For instance, in 2007, there were multiple sell-offs related to a weak real estate market and tons of bad subprime and regular loans. Anything that touched housing, mortgages or any kind of lending would have been considered a broken company.
Another thing that Cramer thinks is important to keep in mind is that a company does not break just because its stock goes lower. Investors saw this in 2012 when domestic companies were brought down just because of turmoil in Europe. How could a Mexican restaurant chain like Chipotle take a hit because of Italian bonds? It happened.
Stocks like Chipotle went down because all stocks were going down at the time, not because it had a connection to the sell-off.
"To put it another way, you don't want to buy the stocks that are leading the decline when you're looking for opportunity in a sell-off. You want to look for stocks in areas that are independent of what's ailing the market," Cramer said.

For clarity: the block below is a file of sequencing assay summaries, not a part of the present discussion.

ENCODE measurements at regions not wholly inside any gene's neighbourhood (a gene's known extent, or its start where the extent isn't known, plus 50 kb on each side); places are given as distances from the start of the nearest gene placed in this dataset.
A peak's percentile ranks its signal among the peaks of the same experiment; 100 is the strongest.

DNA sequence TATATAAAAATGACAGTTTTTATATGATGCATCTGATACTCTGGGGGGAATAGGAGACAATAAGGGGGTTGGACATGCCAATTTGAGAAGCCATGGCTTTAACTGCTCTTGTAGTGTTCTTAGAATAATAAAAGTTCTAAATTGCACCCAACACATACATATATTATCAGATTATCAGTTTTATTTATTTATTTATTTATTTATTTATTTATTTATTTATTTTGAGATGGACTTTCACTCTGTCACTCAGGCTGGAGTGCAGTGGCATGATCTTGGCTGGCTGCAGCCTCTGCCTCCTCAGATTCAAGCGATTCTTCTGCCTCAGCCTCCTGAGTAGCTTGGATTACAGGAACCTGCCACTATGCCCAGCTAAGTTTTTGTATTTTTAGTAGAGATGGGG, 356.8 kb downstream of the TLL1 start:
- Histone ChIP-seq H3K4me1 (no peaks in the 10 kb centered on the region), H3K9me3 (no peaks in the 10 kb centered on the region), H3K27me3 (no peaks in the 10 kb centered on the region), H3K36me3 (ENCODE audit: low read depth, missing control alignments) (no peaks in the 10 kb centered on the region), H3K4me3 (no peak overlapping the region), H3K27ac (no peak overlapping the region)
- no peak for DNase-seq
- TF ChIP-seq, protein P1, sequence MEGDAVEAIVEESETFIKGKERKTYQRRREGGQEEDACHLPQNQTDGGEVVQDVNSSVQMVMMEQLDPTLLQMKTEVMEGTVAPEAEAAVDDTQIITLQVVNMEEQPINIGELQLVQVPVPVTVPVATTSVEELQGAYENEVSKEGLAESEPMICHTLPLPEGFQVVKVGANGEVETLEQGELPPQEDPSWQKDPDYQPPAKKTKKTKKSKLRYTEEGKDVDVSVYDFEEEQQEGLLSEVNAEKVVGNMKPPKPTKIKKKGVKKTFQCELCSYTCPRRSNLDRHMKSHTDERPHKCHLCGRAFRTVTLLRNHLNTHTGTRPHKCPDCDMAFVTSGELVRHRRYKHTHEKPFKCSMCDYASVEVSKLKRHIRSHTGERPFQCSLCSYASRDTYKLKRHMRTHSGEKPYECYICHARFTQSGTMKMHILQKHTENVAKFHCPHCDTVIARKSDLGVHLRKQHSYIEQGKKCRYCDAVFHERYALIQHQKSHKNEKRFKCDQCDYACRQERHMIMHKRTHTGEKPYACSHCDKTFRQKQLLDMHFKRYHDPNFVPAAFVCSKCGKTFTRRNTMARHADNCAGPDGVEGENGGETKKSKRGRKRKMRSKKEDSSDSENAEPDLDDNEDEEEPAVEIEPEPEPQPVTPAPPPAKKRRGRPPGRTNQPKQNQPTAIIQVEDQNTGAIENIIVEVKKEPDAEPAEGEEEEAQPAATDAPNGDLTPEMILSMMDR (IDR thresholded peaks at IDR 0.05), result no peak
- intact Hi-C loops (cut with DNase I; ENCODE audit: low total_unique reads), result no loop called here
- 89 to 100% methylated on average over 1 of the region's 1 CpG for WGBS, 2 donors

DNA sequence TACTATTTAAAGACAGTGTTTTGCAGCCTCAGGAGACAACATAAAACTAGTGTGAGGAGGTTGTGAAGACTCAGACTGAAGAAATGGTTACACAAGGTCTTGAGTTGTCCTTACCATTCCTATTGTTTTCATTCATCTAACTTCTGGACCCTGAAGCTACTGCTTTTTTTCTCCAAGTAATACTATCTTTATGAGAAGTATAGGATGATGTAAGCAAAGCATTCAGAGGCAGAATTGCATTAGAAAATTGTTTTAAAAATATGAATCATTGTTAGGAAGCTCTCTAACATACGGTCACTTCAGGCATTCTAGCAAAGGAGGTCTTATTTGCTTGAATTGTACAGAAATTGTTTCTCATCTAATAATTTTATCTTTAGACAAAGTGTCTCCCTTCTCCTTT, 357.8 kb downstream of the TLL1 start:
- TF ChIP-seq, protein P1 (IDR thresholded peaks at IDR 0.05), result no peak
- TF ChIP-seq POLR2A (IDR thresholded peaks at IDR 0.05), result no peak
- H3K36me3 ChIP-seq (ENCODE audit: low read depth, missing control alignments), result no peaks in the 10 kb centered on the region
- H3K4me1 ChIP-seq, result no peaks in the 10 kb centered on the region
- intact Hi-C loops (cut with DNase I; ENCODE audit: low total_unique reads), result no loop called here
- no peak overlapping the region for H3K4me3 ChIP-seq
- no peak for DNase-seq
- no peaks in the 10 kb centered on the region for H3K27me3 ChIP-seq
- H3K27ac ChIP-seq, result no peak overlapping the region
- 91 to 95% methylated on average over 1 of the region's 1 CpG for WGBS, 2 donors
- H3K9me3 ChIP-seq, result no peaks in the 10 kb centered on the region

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Once a company breaks, it is very difficult to put it back together again. The same goes for sectors, which control half of a stock's movement.
That is why it is important to keep an eye on the stocks that cause a sell-off. Some stocks will have a clear reason for going lower, and others will just be sold off with everything else. The first stocks to be sold will be the broken companies — which Cramer says to avoid at all costs — and the second group will be broken stocks. Those are the stocks you will want to gobble up.